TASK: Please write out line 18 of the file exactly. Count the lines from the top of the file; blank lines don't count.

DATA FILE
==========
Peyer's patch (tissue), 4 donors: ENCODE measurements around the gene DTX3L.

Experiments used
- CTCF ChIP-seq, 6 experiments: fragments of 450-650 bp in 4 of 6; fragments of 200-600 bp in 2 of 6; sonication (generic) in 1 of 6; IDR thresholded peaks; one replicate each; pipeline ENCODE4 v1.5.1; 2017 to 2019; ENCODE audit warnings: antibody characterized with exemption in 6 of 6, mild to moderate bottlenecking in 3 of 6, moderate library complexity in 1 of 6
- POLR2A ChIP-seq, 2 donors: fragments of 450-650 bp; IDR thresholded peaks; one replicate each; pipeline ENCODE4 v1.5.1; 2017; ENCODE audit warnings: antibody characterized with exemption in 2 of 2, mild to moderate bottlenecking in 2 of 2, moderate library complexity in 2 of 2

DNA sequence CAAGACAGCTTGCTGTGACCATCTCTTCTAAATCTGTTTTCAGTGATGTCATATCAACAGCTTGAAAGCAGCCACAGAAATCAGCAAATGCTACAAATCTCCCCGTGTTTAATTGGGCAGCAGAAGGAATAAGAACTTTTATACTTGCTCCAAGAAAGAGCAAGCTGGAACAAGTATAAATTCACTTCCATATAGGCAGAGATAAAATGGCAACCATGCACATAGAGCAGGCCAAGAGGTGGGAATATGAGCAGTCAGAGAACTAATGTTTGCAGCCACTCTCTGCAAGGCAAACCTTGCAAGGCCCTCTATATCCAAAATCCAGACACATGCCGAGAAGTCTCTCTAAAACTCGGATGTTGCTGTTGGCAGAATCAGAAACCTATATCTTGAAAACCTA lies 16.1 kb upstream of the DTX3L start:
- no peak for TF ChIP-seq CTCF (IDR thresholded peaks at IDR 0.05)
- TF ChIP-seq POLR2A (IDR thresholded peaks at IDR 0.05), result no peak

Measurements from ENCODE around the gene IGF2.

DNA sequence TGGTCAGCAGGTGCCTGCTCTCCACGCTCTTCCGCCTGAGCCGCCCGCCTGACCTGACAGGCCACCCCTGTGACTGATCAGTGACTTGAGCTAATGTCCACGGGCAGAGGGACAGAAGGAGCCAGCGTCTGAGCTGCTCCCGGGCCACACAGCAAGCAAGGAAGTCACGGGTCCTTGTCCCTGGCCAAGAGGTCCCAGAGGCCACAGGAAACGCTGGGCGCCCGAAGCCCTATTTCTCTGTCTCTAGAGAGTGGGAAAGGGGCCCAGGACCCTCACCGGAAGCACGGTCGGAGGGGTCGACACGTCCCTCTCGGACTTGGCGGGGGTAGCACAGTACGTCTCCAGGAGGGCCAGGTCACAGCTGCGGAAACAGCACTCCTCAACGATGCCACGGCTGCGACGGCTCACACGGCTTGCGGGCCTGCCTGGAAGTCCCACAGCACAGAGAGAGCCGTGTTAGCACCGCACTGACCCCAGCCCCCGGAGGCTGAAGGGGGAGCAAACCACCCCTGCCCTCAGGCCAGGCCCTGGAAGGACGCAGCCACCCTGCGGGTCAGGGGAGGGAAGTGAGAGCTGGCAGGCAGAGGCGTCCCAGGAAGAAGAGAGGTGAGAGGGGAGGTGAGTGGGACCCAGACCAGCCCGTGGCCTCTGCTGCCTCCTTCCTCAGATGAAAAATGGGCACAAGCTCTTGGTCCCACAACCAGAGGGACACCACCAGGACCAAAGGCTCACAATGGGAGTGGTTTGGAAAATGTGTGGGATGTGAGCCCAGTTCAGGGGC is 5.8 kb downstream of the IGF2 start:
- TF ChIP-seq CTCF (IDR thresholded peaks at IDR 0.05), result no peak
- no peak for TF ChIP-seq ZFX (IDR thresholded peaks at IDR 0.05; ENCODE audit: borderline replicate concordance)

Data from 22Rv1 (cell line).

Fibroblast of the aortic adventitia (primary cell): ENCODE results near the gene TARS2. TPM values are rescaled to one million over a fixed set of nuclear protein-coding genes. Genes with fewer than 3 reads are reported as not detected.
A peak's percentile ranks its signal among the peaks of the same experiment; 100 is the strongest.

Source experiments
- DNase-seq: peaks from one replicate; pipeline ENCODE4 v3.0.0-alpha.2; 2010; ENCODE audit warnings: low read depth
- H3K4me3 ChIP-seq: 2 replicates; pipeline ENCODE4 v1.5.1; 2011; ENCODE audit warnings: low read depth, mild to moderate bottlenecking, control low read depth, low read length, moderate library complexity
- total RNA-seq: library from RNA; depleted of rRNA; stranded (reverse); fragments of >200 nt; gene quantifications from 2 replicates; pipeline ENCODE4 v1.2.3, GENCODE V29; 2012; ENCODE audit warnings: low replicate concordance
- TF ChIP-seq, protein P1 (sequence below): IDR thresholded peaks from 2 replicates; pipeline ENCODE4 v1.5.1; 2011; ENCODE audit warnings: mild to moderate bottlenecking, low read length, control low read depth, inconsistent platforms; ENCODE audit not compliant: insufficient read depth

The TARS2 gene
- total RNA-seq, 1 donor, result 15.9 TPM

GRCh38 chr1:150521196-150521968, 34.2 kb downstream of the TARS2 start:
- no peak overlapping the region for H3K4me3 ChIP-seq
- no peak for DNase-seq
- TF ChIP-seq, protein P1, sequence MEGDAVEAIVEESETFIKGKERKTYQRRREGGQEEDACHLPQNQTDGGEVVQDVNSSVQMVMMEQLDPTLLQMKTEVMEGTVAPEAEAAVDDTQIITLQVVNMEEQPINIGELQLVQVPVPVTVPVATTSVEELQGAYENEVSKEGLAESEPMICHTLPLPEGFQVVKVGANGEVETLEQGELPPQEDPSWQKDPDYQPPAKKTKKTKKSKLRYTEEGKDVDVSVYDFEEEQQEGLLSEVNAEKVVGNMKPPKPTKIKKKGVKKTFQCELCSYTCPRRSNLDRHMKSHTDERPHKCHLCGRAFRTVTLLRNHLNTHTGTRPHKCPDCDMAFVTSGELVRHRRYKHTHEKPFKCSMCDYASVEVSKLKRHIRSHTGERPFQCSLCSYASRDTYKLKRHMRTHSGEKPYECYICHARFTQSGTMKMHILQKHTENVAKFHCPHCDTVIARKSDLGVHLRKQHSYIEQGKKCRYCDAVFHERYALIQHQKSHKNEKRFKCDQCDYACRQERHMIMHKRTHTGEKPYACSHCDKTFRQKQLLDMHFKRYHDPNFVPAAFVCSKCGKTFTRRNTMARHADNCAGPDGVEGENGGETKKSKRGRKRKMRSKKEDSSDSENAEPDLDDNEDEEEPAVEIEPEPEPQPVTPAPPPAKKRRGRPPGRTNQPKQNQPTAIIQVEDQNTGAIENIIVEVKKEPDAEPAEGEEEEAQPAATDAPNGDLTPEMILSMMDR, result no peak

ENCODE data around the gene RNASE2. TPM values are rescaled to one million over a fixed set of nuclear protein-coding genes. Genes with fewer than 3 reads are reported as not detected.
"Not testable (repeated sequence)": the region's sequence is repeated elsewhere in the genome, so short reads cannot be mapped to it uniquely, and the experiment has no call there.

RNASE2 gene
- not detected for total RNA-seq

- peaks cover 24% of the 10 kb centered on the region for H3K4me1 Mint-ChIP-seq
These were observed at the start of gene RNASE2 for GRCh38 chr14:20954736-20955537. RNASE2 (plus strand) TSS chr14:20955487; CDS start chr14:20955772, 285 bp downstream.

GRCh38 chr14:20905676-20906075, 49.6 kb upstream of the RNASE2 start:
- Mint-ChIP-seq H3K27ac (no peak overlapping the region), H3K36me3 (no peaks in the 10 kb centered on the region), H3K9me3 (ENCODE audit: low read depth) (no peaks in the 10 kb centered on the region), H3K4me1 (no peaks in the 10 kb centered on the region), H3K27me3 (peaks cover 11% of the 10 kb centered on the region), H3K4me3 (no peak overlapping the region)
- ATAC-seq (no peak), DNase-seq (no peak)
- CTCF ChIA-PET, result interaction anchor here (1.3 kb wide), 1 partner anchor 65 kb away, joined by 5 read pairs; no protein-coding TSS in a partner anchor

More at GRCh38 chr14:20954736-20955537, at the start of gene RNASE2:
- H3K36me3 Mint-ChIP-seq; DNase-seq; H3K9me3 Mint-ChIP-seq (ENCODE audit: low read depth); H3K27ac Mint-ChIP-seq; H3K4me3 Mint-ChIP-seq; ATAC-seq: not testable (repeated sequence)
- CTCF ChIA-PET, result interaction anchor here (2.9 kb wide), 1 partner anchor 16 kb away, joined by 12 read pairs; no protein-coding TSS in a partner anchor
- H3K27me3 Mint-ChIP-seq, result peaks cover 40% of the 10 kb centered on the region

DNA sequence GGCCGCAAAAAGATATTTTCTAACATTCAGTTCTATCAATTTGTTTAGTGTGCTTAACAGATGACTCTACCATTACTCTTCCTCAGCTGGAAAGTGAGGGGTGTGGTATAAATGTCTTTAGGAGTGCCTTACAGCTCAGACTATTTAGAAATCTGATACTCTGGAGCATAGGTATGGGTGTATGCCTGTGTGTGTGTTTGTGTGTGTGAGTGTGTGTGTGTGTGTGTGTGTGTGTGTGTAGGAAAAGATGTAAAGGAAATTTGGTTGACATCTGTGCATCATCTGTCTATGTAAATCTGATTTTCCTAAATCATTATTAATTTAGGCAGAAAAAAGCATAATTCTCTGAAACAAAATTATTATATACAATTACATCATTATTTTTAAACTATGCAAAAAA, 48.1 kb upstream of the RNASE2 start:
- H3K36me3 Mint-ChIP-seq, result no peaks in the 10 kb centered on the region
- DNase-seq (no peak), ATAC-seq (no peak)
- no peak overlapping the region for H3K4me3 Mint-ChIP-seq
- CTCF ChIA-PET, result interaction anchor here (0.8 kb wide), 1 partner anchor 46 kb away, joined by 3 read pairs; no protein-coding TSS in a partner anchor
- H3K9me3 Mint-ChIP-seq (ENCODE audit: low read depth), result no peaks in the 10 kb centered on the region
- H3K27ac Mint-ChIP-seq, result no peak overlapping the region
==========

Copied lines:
- total RNA-seq: library from RNA; depleted of rRNA; stranded (reverse); fragments of >200 nt; gene quantifications from 2 replicates; pipeline ENCODE4 v1.2.3, GENCODE V29; 2012; ENCODE audit warnings: low replicate concordance